May 28, 2024


Obey Your Finance

Why Cheap Stocks are not Always the Best Investment?

Cheap stocks are not always good investments. Lots of people get tempted by this opportunity, and at the end of the day get trapped. The most important thing is to know about the growth prospects of the company selling cheap stock.

The cheap stock also known as penny stock can be an ultimately dangerous appeal. It always comes down to fluctuation in price as penny stocks are not always stable. Unfortunately, this can be quite deceiving as it eventually turns out to be the opposite of a high-return investment. It can end up being a total wipeout of your money.

Concept of Value Trap in Cheap Stocks
When it turns out that the market is right and you are wrong, it is called a VALUE TRAP. Value trap can be defined as a situation that makes you believe a stock is trading on a low valuation, when in fact it is not. Therefore, you can either get disappointed with future earnings or the value of the assets on the value sheet is lower.

Price and fundamental factors should be compared before one can identify a valued trap, and buy when you believe you have gotten a value stock. The popular method used to identify a value stock is Price/Book value (PBV) and Price/Earnings per share (PE).

When the mentioned above are low, you can go ahead to buy the stock. However, let it be known that it might not always work to your advantage. Here are valuation metrics that indicate value trap:

1.The Low Trailing PE Ratio
When there is a low price-to-earnings ratio, it is commonly believed that the stock is cheap. A PE ratio can be compared to its historical range to get an idea of a value stock. A low PE ratio doesn’t tell you about the future, it only makes you know the value of the stock.

For example, there might be trading at a single-digit PE multiple, and the market could be quoting below its book value or trading at over 20 times on a trailing basis. This factor only should not give you a good reason to invest in the stock. Other aspects have to be examined to see if it offers a good value stock.

PE and PBV have to be studied over a long period, for like three years. This has to be done because a one-year achievement can be staged-managed. The building blocks that make the ratio are improving.

Calculate the P/E Ratio quickly by using the free calculator given below:

2. Increased Dividend Yield
This type of value trap is set for long-term investors whereby a company’s interest rate is set low and this automatically yields high dividends. This can truly be tempting yet dangerous especially when dividend yield becomes the basis of buying a stock.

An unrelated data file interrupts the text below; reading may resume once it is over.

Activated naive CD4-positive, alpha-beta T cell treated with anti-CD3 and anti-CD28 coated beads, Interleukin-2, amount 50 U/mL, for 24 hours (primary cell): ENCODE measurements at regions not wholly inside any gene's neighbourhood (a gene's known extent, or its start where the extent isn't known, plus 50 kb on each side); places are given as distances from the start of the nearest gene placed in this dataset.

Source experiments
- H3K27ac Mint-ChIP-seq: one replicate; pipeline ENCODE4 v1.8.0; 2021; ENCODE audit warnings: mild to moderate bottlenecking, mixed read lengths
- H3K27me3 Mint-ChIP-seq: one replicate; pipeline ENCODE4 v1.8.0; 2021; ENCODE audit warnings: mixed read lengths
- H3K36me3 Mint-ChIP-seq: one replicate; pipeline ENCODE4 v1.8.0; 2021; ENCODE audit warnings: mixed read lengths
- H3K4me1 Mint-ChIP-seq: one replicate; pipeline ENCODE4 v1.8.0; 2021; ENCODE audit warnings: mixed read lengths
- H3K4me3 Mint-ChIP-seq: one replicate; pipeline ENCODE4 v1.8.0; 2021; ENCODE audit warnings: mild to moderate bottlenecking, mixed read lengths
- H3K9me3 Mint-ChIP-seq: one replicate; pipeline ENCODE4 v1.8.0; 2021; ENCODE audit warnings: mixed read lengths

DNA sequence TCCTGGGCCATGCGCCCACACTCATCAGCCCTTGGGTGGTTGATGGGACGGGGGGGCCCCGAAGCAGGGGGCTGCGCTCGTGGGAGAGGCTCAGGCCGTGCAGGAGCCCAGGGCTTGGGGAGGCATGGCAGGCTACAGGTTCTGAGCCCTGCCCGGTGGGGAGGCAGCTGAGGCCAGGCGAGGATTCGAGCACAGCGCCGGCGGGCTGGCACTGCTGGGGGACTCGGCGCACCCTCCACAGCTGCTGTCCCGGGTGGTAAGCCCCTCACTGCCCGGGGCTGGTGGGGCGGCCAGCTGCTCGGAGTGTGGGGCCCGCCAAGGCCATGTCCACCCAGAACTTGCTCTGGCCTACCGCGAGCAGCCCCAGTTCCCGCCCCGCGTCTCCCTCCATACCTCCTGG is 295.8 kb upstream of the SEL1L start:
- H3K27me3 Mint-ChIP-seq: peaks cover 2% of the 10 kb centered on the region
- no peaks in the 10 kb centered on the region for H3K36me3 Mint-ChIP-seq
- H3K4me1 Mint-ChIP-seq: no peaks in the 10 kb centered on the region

A reliable cash flow has to be generated if a company wants to pay dividends. If cash flows are continually spent on dividends payout without reinvesting in the company, revenue may fall eventually. This can result in companies cutting the dividend and eventually leads to investors losing up to 50% or more when the price falls.

3. Low Price-to-book Ratio
A good investor must evaluate a stock price by comparing it to the stock’s book value per share. A book value considers the value of a company’s assets. Shareholders make a profit by liquidating and selling the company if it is trading at a discount to the value of its assets. This is why investors don’t see the downside when a company is trading close to its book value.

Below are the reasons why book value can be misleading:
Book value does not always represent the value that is realized, it’s just an accounting term.
The book value of a company can fall due to impairments and write-downs of balance sheet assets which lead to rising in the book ratio and a fall in stock price.
Book value is only of relevance if there is a possibility of liquidation.

It is advisable to invest in long-term stock and buy a quality stock than invest in value traps. With patience and perseverance, it pays off. For this, keep your stock market basics clear, make sure your fundamental analysis is right and put into consideration other factors.

Moreover, always have this at the back of your mind that buying cheap stocks does not mean buying value stocks. It is also not a guarantee that you have struck a good deal. Hence, avoid cheap stocks as much as possible to prevent investment disasters. Ultimately, your wise decisions can save you huge money.